Sézary Syndrome

September 14, 2005
Hesham Taha, MD
Hesham Taha, MD

,
Japinder Singh, MD
Japinder Singh, MD

,
Gamil Kostandy, MD
Gamil Kostandy, MD

,
Osama Ayad, MD
Osama Ayad, MD

,
Maged Ghaly, MD
Maged Ghaly, MD

,
David Dosik, MD
David Dosik, MD

A 55-year-old woman with no significant medical history reported that diffuse erythematous, patchy, purpuric skin lesions over most of her body had been present for the past year. Applications of an over-the-counter corticosteroid cream helped control the pruritus but did not clear the skin lesions.

A 55-year-old woman with no significant medical history reported that diffuse erythematous, patchy, purpuric skin lesions over most of her body had been present for the past year. Applications of an over-the-counter corticosteroid cream helped control the pruritus but did not clear the skin lesions.

Other physical examination findings were unremarkable. The results of the initial serum chemistry were normal. Examination of a peripheral blood smear revealed abnormal-appearing lymphocytes with hyperconvoluted, cribriform nuclei. A biopsy of a skin specimen showed lymphocytes with hyperchromic, irregularly shaped nuclei in the epidermis, suggesting cutaneous T-cell lymphoma, or mycosis fungoides. Szary syndrome-a subtype of mycosis fungoides-was diagnosed.

Drs Hesham Taha, Japinder Singh, Gamil Kostandy, Osama Ayad, Maged Ghaly, and David Dosik of New York Methodist Hospital in Brooklyn comment that Szary syndrome is a relatively rare neoplasm that accounts for only about 5% of cutaneous T-cell lymphoma cases. The precise cause of the disease is not clear; various theories implicate infectious agents, oncogenes, cytokines, and occupational exposures, but case-controlled studies have not proved a link.

The disease is characterized by laboratory findings of peripheral blood mononuclear cell leukocytosis with at least 1000/µL atypical T cells that have hyperconvoluted cribriform nuclei (Szary cells). Most likely, these cells come from the affected skin, because they are seldom found in large numbers in bone marrow. Clinical features often present in Szary syndrome are edema, diffuse adenopathy, hepatomegaly, alopecia, and palmar-plantar keratoderma.2

Cutaneous T-cell lymphoma and Szary syndrome progress from patch to plaque to tumor stages. At the earliest stage of disease, the skin is slightly scaly and there are erythematous, flat patches. As the patches become more infiltrated, they evolve into palpable plaques, which generally are erythematous and scaly with well-marginated borders. Both the patches and the plaques have an asymmetric distribution, are broad and frequently pruritic, and may involve the palms and/ or soles. The tumor phase signals neoplastic infiltrate extending below the upper dermis.3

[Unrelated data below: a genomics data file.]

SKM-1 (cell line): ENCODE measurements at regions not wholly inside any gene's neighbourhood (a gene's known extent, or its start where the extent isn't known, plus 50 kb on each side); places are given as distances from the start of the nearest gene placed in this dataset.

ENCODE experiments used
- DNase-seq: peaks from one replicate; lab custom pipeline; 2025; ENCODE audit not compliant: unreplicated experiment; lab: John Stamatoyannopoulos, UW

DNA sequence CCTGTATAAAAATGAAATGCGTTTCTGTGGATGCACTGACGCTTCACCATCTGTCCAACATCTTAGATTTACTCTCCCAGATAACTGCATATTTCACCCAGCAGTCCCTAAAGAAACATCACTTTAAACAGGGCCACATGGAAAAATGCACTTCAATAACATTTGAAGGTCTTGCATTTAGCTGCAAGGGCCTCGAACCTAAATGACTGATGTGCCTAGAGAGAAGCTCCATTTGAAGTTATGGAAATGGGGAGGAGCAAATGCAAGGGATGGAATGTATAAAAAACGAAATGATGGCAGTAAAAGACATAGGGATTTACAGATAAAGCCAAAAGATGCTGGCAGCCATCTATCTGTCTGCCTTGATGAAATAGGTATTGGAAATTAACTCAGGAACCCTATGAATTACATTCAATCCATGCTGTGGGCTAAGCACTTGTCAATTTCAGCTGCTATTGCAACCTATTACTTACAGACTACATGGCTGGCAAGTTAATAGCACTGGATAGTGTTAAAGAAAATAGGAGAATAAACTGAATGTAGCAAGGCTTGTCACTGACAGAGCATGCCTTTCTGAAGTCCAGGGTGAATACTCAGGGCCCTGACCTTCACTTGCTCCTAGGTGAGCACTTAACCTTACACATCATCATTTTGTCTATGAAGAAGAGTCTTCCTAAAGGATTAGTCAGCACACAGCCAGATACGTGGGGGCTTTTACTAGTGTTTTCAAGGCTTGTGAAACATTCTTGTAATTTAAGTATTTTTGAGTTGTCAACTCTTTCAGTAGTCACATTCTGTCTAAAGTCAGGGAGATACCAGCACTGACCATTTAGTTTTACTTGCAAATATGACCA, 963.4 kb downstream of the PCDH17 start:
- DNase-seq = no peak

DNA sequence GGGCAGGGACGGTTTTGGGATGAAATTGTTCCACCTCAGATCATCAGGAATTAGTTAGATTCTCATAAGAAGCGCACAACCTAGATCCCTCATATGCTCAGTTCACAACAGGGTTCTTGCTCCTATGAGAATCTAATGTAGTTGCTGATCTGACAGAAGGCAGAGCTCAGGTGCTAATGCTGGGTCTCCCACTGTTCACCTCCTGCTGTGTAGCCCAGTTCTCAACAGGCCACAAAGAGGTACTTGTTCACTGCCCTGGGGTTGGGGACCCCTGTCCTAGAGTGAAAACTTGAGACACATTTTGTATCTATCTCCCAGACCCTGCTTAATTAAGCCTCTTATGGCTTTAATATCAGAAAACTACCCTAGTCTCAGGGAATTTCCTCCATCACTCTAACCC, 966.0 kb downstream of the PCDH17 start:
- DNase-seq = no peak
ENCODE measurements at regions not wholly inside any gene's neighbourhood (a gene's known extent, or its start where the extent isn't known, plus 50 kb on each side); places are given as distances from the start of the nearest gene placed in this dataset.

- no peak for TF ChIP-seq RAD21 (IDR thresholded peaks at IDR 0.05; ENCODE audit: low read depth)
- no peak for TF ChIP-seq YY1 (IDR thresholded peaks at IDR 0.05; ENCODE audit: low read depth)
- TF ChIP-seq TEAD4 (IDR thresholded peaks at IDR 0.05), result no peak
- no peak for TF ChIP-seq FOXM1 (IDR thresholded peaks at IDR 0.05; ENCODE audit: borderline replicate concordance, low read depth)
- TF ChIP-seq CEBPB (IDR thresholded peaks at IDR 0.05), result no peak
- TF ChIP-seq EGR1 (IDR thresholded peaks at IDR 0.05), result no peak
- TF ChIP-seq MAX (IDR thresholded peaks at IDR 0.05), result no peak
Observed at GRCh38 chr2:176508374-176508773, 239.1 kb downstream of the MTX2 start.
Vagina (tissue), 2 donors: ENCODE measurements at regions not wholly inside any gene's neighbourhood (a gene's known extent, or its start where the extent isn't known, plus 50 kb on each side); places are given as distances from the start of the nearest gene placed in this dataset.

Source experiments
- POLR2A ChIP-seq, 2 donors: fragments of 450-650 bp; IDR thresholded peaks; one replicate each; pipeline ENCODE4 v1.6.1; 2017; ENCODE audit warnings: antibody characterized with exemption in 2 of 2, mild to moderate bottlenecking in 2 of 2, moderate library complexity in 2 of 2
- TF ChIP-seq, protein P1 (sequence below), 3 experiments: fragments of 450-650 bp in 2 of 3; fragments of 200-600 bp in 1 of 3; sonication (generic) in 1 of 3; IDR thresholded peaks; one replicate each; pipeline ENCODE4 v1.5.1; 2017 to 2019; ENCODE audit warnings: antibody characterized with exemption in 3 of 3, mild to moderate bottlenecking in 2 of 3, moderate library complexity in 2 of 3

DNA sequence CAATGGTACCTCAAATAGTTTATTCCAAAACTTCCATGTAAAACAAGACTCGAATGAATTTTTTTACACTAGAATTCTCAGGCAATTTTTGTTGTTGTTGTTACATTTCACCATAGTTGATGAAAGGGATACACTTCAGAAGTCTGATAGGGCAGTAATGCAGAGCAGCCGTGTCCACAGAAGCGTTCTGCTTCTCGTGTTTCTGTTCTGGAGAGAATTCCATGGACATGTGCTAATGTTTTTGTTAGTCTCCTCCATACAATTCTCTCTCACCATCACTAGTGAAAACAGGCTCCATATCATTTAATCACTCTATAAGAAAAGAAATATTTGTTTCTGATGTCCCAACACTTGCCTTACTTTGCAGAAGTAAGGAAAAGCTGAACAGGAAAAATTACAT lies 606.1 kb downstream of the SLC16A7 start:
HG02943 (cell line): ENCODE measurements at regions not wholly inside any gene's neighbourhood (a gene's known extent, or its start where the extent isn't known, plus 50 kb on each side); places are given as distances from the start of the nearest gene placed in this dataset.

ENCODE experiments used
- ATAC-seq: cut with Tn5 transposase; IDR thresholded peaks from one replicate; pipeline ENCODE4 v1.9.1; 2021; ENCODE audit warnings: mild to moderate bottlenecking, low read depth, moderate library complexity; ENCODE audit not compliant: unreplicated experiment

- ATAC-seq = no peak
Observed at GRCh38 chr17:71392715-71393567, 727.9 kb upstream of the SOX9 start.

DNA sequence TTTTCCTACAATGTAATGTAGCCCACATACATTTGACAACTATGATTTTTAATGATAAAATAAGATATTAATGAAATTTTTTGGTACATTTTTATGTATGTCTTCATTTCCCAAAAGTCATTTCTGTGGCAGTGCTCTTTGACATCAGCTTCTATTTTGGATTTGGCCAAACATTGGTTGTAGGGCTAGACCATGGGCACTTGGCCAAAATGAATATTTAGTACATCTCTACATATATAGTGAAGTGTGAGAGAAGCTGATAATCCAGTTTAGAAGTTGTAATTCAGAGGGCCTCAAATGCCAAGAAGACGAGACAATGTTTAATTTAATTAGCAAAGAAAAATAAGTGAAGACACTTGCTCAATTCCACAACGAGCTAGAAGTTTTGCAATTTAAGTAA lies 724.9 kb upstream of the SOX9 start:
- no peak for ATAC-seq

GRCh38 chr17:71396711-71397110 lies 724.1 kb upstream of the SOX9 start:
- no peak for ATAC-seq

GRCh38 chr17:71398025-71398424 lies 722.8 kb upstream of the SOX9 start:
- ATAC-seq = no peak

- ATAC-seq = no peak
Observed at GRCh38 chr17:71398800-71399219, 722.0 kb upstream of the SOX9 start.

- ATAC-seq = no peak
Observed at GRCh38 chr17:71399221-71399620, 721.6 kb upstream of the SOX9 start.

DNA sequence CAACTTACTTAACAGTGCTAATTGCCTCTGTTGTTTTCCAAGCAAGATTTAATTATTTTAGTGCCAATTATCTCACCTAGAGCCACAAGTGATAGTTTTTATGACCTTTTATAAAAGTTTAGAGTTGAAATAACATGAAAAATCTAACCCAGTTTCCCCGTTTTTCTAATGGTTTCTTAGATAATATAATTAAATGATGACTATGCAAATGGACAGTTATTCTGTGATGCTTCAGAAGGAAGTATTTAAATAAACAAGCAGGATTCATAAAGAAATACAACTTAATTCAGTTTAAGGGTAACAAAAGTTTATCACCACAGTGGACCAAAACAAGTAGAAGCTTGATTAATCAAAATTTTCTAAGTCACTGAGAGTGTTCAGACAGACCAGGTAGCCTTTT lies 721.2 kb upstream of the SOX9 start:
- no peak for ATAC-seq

Localized patches and plaques usually are treated with ultraviolet irradiation. Patients who have patches or plaques covering more than 10% of skin and those in the tumor phase are treated with total skin electron beam radiotherapy. Systemic chemotherapy is used when there is visceral involvement. Patients in the patch or plaque stage without lymph node, blood, or visceral involvement have a median survival of more than 12 years. Those with skin tumors and no affected internal organs may survive 5 years. The median survival time drops to 2 to 5 years if the viscera are involved.4

REFERENCES:1. Barcos M. Mycosis fungoides: diagnosis and pathogenesis. Am J Clin Pathol. 1993;99:452-458.
2. Lorincz AL. Cutaneous T-cell lymphoma (mycosis fungoides). Lancet. 1996;347:871-876.
3. Hoppe RT, Wood GS, Abel EA. Mycosis fungoides and the Szary syndrome: pathology, staging, and treatment. Curr Probl Cancer. 1990;14:293-371.
4. Sausville EA, Eddy JL, Makuch RW, et al. Histopathologic staging at the initial diagnosis of mycosis fungoides and Szary syndrome. Definition of three distinctive prognostic groups. Ann Intern Med. 1988;109:372-382.